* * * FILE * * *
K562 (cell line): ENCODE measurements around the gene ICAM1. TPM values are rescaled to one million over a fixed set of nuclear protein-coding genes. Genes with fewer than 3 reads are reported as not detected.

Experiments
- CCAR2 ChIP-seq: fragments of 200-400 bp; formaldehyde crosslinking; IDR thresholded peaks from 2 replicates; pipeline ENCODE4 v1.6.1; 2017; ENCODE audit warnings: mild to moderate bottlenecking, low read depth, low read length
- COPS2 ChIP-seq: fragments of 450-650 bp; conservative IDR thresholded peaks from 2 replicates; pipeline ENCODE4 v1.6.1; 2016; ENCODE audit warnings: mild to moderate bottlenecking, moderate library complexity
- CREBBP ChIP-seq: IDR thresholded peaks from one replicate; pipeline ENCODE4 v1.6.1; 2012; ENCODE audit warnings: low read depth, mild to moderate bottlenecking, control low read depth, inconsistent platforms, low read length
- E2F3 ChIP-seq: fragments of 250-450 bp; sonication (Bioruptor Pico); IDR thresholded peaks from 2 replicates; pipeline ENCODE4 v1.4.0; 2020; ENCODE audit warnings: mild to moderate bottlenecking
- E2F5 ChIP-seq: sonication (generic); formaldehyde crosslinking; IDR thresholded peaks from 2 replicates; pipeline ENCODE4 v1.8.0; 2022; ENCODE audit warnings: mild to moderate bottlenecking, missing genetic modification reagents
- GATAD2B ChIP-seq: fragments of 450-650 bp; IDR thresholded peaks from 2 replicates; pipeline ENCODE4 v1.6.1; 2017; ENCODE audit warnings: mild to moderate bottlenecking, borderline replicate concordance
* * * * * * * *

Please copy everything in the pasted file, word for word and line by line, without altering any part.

K562 (cell line): ENCODE measurements around the gene ICAM1. TPM values are rescaled to one million over a fixed set of nuclear protein-coding genes. Genes with fewer than 3 reads are reported as not detected.

Experiments
- CCAR2 ChIP-seq: fragments of 200-400 bp; formaldehyde crosslinking; IDR thresholded peaks from 2 replicates; pipeline ENCODE4 v1.6.1; 2017; ENCODE audit warnings: mild to moderate bottlenecking, low read depth, low read length
- COPS2 ChIP-seq: fragments of 450-650 bp; conservative IDR thresholded peaks from 2 replicates; pipeline ENCODE4 v1.6.1; 2016; ENCODE audit warnings: mild to moderate bottlenecking, moderate library complexity
- CREBBP ChIP-seq: IDR thresholded peaks from one replicate; pipeline ENCODE4 v1.6.1; 2012; ENCODE audit warnings: low read depth, mild to moderate bottlenecking, control low read depth, inconsistent platforms, low read length
- E2F3 ChIP-seq: fragments of 250-450 bp; sonication (Bioruptor Pico); IDR thresholded peaks from 2 replicates; pipeline ENCODE4 v1.4.0; 2020; ENCODE audit warnings: mild to moderate bottlenecking
- E2F5 ChIP-seq: sonication (generic); formaldehyde crosslinking; IDR thresholded peaks from 2 replicates; pipeline ENCODE4 v1.8.0; 2022; ENCODE audit warnings: mild to moderate bottlenecking, missing genetic modification reagents
- GATAD2B ChIP-seq: fragments of 450-650 bp; IDR thresholded peaks from 2 replicates; pipeline ENCODE4 v1.6.1; 2017; ENCODE audit warnings: mild to moderate bottlenecking, borderline replicate concordance